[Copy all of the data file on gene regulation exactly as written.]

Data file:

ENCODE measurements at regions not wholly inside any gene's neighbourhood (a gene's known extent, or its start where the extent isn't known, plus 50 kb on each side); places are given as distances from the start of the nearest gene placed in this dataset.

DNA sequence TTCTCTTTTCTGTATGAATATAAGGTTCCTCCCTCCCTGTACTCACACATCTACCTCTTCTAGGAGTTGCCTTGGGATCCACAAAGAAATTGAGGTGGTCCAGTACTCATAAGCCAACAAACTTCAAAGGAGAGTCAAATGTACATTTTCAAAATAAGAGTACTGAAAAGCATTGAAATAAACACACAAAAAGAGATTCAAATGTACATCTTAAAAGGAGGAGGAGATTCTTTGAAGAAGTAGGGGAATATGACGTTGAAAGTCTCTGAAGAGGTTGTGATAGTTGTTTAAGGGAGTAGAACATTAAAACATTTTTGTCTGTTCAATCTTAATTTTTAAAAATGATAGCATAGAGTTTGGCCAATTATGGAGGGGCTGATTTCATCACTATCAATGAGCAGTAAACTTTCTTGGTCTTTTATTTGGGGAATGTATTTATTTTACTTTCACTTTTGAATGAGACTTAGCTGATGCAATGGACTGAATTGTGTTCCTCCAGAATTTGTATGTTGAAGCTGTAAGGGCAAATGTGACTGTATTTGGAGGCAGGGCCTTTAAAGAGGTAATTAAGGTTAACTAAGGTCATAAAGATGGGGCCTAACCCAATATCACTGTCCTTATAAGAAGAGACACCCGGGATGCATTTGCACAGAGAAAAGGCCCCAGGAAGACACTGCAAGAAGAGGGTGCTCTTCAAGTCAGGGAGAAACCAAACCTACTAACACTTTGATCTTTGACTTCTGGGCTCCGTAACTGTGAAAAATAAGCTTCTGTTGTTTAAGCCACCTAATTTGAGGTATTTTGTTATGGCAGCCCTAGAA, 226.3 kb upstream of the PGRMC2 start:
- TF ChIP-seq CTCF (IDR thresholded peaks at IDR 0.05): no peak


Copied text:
ENCODE measurements at regions not wholly inside any gene's neighbourhood (a gene's known extent, or its start where the extent isn't known, plus 50 kb on each side); places are given as distances from the start of the nearest gene placed in this dataset.

DNA sequence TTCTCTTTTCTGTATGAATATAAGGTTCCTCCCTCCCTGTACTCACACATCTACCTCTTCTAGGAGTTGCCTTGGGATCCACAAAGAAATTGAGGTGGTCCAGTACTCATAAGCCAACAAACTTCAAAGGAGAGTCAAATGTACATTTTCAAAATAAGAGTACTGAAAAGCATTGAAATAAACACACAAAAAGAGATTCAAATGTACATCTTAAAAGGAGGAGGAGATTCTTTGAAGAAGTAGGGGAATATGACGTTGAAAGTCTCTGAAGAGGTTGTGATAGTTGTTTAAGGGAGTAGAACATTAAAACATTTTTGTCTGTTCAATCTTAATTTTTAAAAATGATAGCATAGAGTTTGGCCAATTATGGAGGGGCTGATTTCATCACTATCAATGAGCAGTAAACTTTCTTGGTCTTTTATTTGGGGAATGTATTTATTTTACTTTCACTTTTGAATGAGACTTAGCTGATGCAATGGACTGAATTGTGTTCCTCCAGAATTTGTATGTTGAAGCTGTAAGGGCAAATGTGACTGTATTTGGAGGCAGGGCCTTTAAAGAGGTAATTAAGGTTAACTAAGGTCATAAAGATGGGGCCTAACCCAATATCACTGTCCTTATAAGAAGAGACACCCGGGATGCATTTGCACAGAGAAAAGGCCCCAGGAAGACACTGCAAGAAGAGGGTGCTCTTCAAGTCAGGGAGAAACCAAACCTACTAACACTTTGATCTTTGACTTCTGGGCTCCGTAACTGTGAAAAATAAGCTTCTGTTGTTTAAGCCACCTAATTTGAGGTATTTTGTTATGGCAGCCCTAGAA, 226.3 kb upstream of the PGRMC2 start:
- TF ChIP-seq CTCF (IDR thresholded peaks at IDR 0.05): no peak